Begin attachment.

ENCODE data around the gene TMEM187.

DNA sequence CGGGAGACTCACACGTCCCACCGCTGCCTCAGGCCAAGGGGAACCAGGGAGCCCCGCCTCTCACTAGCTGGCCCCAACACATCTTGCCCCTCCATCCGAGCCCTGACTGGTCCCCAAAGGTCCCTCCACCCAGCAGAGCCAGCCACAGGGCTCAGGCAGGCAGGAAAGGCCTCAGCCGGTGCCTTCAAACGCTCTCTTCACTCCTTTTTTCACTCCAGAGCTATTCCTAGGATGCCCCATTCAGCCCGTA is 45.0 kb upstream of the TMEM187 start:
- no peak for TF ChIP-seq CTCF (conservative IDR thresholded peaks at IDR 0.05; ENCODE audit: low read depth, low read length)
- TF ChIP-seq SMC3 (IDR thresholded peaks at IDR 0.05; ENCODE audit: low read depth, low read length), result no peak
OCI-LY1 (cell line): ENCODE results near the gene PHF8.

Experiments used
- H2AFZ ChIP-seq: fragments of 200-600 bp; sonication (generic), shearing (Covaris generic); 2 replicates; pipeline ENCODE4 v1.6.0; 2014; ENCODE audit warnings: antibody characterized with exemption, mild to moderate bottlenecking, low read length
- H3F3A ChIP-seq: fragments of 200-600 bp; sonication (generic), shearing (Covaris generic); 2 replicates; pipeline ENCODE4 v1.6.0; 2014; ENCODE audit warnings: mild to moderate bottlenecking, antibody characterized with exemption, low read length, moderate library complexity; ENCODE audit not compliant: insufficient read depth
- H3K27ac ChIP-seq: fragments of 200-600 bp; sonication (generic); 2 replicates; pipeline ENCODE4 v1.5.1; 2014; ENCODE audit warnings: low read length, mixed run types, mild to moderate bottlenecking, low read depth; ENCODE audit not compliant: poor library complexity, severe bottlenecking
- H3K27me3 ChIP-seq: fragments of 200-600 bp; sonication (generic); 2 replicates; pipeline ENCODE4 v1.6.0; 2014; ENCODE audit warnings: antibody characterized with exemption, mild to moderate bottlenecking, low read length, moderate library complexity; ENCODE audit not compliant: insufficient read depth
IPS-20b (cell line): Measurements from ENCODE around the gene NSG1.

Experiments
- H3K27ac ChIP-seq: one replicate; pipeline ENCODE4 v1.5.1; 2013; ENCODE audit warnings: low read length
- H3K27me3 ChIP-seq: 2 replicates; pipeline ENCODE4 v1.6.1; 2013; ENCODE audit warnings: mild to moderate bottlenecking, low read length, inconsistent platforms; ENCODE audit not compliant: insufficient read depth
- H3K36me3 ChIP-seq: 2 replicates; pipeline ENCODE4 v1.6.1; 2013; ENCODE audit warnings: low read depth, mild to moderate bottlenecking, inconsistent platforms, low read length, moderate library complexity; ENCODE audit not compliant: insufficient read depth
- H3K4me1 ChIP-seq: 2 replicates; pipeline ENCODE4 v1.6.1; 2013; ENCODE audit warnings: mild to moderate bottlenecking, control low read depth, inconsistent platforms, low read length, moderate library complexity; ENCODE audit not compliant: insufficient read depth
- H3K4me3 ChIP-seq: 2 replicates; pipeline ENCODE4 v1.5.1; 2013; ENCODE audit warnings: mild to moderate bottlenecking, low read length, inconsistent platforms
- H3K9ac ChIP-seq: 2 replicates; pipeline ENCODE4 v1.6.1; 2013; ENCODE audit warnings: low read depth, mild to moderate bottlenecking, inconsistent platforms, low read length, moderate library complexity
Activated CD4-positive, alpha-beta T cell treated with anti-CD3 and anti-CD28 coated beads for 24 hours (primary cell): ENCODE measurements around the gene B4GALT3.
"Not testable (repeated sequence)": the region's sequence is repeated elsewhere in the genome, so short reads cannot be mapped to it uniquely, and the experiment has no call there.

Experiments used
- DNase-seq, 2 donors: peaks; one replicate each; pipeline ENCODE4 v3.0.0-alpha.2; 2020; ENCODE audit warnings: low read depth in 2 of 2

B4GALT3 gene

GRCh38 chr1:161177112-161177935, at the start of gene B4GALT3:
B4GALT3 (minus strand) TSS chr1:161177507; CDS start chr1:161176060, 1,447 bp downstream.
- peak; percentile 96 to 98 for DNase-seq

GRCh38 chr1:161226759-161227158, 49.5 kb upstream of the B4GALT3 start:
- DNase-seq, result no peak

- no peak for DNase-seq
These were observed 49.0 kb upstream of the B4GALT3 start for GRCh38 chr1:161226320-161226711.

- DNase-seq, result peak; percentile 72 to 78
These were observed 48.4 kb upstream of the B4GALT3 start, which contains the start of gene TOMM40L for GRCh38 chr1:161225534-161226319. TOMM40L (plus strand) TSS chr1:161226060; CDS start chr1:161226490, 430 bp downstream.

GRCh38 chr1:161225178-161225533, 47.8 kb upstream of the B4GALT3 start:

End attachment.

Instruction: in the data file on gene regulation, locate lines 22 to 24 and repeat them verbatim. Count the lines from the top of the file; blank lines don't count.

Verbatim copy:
- DNase-seq, 2 donors: peaks; one replicate each; pipeline ENCODE4 v3.0.0-alpha.2; 2020; ENCODE audit warnings: low read depth in 2 of 2

B4GALT3 gene

GRCh38 chr1:161177112-161177935, at the start of gene B4GALT3: